With the NTA located 15 kilometres away from the national highway, amidst agriculture field, it was indeed a remote place. The only option for players was visiting the Malls of Gurgaon, about 25 kilometres from the venue. The fact that there was no communication facilities at the venue in terms of e-mail, etc., meant that the national media did not get the results. Except for Doordarshan showing the action on the last two days of every leg, and The Hindu reporting the circuit, it was literally a blackout in the media for the first three weeks.

The fact that there were no sponsors for the circuit must have been the reason for the organisers not being worried about lack of publicity in the media. Or, were they wary of negative publicity for the place?

Being confined to a place like that could get on the people's nerves was very much evident, when the American player, Adam Fass was smacked by his Argentinian coach for bad behaviour.

It was in the third leg, and Fass after losing a tough match, broke his racquet, smashed a dustbin and apparently abused his coach too. The coach would not tolerate such nonsense and slapped the player hard forcing him to literally run for cover.

Alexey Kedriouk (left) and Sergei Krotiouk, winners of the doubles in the first two legs . — Pic. S. SUBRAMANIUM-

Fass used the referee's mobile to call his parents in the U.S, asking them to sack the coach immediately. The referee had to close his room to avoid the coach storming in and thrashing the player further. Eventually, things cooled off and Fass got back to normal terms with his coach.

From such a view point, the Indian players went about their task with considerable discipline. Sunil Kumar's groin strain meant that he could not repeat his good run of the first week when he had made the semifinals. Vishaal Uppal made three successive quarterfinals, but was unable to build on it any further.

The rest of the Indians were unable to make much of an impact. Vivek Shokeen impressed with his strong game, but lacked the maturity. He had a couple of good wins. Divij Sharan started briskly, beating Sugiyama in the first leg, but was unable to make much headway.

Karan Rastogi was unlucky to run into seeds in the first three legs, and was unable to make the Masters. Actually, the uneven bounce of the courts robbed the confidence of most of the Indian juniors. Rupesh Roy did not make the Masters as he lost the play-off, but collected one ATP point.

In doubles, Mustafa Ghouse and Vishaal Uppal asserted their class, winning the title in the third leg and the Masters. The duo had lost the final in the first week. Otherwise, it was Alexey Kedriouk of Kazakhstan and Sergei Krotiouk of Russia who dominated by winning the first two legs.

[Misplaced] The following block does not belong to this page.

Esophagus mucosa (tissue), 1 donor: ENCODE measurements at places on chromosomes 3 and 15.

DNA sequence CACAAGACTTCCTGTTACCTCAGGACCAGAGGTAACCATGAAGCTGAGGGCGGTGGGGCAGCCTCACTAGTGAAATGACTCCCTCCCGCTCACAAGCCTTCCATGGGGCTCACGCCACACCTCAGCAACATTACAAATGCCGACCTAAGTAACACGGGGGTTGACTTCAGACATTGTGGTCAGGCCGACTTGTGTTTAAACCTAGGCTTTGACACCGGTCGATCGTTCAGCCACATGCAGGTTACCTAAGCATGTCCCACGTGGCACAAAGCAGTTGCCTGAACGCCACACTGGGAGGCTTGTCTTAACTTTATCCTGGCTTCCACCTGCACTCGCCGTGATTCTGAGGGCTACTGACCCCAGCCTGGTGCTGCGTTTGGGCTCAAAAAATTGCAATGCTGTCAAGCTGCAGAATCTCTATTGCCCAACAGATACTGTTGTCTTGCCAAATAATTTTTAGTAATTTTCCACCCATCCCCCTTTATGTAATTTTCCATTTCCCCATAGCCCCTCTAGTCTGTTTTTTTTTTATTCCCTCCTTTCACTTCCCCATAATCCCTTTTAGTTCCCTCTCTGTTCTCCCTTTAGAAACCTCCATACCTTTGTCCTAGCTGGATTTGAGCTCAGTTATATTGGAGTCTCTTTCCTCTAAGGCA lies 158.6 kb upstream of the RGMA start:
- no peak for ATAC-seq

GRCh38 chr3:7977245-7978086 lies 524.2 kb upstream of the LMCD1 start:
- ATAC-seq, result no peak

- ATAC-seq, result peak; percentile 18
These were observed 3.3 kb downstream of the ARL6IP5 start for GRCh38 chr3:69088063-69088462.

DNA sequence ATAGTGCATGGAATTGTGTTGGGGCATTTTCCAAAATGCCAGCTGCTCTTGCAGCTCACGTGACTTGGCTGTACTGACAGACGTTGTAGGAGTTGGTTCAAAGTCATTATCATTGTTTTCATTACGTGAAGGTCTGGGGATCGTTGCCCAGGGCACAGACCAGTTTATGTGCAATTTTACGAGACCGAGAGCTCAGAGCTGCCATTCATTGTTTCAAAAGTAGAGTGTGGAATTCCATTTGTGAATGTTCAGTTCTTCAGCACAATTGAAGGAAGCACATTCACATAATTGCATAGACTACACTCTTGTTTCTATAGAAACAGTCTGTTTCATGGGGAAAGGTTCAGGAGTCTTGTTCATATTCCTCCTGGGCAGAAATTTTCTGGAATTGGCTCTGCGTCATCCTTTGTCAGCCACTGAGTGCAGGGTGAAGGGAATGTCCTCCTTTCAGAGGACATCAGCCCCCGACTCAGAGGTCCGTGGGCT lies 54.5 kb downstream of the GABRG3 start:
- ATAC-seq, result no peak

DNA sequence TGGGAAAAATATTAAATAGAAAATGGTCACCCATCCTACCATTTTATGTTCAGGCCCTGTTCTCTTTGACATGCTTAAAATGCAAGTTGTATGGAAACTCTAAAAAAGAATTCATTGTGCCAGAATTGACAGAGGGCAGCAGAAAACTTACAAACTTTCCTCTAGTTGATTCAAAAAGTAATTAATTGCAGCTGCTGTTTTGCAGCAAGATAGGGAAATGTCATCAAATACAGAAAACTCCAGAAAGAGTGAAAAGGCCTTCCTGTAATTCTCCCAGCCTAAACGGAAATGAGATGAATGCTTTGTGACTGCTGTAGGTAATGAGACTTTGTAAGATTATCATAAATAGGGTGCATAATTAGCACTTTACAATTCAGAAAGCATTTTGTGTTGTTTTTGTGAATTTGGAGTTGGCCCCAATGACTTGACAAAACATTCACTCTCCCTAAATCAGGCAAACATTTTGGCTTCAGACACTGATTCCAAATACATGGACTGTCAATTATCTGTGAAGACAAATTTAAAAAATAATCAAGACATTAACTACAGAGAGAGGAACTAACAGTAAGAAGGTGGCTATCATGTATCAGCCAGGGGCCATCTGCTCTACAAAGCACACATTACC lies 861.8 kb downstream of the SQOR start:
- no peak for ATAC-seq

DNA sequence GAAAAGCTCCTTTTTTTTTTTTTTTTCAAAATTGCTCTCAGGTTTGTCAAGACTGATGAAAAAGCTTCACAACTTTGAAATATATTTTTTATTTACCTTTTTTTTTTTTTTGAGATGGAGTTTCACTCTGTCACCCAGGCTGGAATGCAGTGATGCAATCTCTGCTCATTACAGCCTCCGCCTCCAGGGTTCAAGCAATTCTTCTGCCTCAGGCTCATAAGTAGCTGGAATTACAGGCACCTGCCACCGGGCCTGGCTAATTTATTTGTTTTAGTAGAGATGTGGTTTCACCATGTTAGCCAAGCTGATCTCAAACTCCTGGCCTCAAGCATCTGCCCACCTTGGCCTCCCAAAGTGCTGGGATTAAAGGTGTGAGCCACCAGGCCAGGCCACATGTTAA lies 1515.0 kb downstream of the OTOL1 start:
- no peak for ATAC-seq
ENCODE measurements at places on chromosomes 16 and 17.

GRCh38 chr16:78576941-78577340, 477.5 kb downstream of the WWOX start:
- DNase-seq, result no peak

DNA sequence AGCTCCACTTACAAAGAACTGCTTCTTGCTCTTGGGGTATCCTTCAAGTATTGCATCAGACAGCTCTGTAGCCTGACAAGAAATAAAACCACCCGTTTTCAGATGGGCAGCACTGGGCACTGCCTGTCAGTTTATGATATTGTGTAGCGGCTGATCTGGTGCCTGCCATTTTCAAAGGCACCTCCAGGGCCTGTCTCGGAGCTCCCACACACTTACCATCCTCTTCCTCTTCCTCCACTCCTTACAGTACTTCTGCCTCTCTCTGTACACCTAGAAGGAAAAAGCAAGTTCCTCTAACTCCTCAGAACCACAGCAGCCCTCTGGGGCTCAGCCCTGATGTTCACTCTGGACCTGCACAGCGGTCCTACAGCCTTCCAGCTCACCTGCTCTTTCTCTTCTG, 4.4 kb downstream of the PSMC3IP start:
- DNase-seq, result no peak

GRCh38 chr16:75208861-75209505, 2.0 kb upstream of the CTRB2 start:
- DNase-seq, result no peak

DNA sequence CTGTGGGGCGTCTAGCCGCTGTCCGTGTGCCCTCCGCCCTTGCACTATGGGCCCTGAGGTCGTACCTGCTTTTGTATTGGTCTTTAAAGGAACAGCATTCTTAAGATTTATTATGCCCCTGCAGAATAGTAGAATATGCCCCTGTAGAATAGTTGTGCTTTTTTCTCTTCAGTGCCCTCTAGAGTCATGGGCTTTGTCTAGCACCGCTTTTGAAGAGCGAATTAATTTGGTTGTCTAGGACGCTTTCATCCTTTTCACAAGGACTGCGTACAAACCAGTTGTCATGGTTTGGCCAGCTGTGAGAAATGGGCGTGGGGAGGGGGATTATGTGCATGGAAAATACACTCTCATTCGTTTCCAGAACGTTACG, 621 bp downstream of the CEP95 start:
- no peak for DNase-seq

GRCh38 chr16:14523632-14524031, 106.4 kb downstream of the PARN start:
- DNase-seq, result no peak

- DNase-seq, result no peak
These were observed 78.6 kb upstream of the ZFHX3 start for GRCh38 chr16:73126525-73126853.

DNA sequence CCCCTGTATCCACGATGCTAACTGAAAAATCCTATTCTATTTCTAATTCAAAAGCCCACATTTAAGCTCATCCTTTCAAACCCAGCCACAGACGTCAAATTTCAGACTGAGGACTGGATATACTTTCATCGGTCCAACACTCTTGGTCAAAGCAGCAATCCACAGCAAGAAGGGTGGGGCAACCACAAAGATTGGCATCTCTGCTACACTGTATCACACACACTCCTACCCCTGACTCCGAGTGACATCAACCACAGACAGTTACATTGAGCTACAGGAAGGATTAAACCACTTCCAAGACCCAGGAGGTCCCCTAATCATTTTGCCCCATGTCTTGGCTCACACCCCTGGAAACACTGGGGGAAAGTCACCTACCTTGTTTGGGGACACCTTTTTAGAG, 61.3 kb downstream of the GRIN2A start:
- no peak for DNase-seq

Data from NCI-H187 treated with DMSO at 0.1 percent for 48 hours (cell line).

In short, the returns from a circuit that offered $25,000 in prize money and almost an equal amount in hospitality did not bring much cheer for Indian tennis. When you get the basics wrong, you end up building castles in sand.

* * * ATP points Singles:

Simon Greul (Ger) 45; Konstantin Gruber (Aut) 37; Alexey Kedriouk (Kaz) 14; Stefano Ianni (Ita) 13; Tobias Koeck (Aut) 13; Ajay Ramaswami 12; Vijay Kannan 10; Norikazu Sugiyama (Jpn) 9; Vishaal Uppal 8; Adam Fass (US) 8; Sunil Kumar 6; Rick Schalkers (Ned) 5; Davor Kuseta (Cro) 5; Patrick John Tierro (Phi) 4; Andreas Fasching (Aut) 4; Vivek Shokeen 4; Divij Sharan 3; Sascha Kloer (Ger) 2; Sergei Krotiouk (Rus) 2; Kamala Kannan 2; Joseph Huber (Aut) 1; Punna Vishal 1; Rupesh Roy 1.

Doubles:

Mustafa Ghouse 44; Vishaal Uppal 44; Alexey Kedriouk (Kaz) 39; Sergei Krotiouk (Rus) 39; Simon Greul (Ger) 27; Peter Mayer-Tischer (Ger) 27; Ajay Ramaswami 19; Stefano Ianni (Ita) 17; Tobias Koeck (Aut) 17; Kamala Kannan 17; Sunil Kumar 14; Konstantin Gruber (Aut) 9; Dmitri Makeyev (Kaz) 8; Vijay Kannan 8; Norikazu Sugiyama (Jpn) 8; Punna Vishal 8; Karan Rastogi 2; Hiu-Tung Yu (Hkg) 2; Andreas Fasching (Aut) 2.

* * * The results Masters:

Singles (final): Konstantin Gruber (Aut) bt Ajay Ramaswami 6-4, 6-4; Semifinals: Konstantin Gruber bt Simon Greul (Ger) 6-1, 6-2; Ajay Ramaswami bt Vijay Kannan 6-3, 7-6 (10); Quarterfinals: Simon Greul bt Davor Kuseta (Cro) 6-2, 6-3; Konstantin Gruber bt Stefano Ianni (Ita) 1-0 (retired); Ajay Ramaswami bt Adam Fass (US) 6-1, 7-6 (8); Vijay Kannan bt Tobias Koeck (Aut) 6-3, 6-1.

Doubles (final): Mustafa Ghouse and Vishaal Uppal bt Simon Greul and Peter Mayer-Tischer (Ger) 6-3, 6-4; Semifinals: Simon Greul and Peter Mayer-Tischer bt Stefano Ianni (Ita) and Tobias Koeck (Aut) 1-0 (retired); Mustafa Ghouse and Vishaal Uppal bt Ajay Ramaswami and Kamala Kannan 6-3, 7-5.

Third leg:

Singles (final): Simon Greul (Ger) bt Konstantin Gruber (Aut) 6-3, 6-3; Semifinals: Simon Greul bt Tobias Koeck (Aut) 6-4, 6-1; Konstantin Gruber bt Alexey Kedriouk (Kaz) 6-4, 2-6, 6-4; Quarterfinals: Simon Greul bt Vishaal Uppal 6-2, 6-1; Tobias Koeck bt Norikazu Sugiyama (Jpn) 6-3, 7-5; Konstantin Gruber bt Stefano Ianni (Ita) 7-6 (5), 4-6, 7-5; Alexey Kedriouk bt John Patrick Tierro (Phi) 6-1, 7-6 (6).

Doubles (final): Mustafa Ghouse and Vishaal Uppal bt Alexey Kedriouk (Kaz) and Sergei Krotiouk (Rus) 7-6 (4), 6-4; Semifinals: Alexey Kedriouk and Sergei Krotiouk bt Simon Greul and Peter Mayer-Tischer (Ger) 6-3, 6-4; Mustafa Ghouse and Vishaal Uppal bt Hiu-Tung Yu (Hkg) and Kamala Kannan 4-1 (retired).